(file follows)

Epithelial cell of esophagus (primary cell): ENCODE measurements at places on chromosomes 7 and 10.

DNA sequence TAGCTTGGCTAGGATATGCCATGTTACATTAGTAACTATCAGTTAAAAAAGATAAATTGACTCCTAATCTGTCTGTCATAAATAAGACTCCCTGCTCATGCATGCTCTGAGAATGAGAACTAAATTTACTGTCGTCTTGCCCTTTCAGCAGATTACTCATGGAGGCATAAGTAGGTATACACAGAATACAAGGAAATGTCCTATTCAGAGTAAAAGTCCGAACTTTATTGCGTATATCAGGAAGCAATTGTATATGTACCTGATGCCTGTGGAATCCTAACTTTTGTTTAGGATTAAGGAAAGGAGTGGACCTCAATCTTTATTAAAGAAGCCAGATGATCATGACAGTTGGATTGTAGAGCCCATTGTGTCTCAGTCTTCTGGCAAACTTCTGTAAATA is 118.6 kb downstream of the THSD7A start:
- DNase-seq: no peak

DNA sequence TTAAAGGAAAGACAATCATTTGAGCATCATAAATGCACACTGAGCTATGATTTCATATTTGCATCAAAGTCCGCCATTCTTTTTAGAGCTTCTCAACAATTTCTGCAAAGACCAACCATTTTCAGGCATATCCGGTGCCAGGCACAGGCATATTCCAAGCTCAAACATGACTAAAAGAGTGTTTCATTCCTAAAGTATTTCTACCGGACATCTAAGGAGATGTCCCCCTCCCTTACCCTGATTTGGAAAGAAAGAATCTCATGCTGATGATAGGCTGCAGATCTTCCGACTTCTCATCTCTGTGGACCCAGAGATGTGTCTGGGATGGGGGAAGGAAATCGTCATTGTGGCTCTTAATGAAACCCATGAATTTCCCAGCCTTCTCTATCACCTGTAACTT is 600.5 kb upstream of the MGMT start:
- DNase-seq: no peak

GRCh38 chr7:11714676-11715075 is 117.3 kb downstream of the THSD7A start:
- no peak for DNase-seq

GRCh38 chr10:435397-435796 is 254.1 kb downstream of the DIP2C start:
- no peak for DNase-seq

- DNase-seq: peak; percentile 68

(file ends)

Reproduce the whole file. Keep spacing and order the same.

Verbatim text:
Epithelial cell of esophagus (primary cell): ENCODE measurements at places on chromosomes 7 and 10.

DNA sequence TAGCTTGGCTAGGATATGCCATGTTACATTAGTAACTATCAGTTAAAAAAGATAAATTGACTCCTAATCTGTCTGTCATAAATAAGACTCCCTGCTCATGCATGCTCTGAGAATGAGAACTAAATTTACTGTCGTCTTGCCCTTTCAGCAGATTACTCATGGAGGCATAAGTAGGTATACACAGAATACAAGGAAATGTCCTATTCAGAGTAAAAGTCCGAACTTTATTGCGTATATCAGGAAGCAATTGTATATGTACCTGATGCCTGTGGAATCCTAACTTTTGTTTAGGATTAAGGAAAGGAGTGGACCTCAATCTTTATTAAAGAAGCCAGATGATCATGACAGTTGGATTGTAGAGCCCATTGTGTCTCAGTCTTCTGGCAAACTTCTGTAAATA is 118.6 kb downstream of the THSD7A start:
- DNase-seq: no peak

DNA sequence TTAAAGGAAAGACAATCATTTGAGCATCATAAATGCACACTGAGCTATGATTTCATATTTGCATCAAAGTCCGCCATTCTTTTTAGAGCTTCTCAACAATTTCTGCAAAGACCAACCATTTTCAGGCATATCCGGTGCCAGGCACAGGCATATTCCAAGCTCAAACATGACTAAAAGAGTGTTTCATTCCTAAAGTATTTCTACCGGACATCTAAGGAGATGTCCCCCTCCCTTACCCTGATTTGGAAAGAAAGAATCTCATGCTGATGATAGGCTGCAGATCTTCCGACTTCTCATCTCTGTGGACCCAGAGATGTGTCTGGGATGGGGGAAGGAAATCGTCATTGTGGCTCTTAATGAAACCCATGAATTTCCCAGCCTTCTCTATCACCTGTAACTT is 600.5 kb upstream of the MGMT start:
- DNase-seq: no peak

GRCh38 chr7:11714676-11715075 is 117.3 kb downstream of the THSD7A start:
- no peak for DNase-seq

GRCh38 chr10:435397-435796 is 254.1 kb downstream of the DIP2C start:
- no peak for DNase-seq

- DNase-seq: peak; percentile 68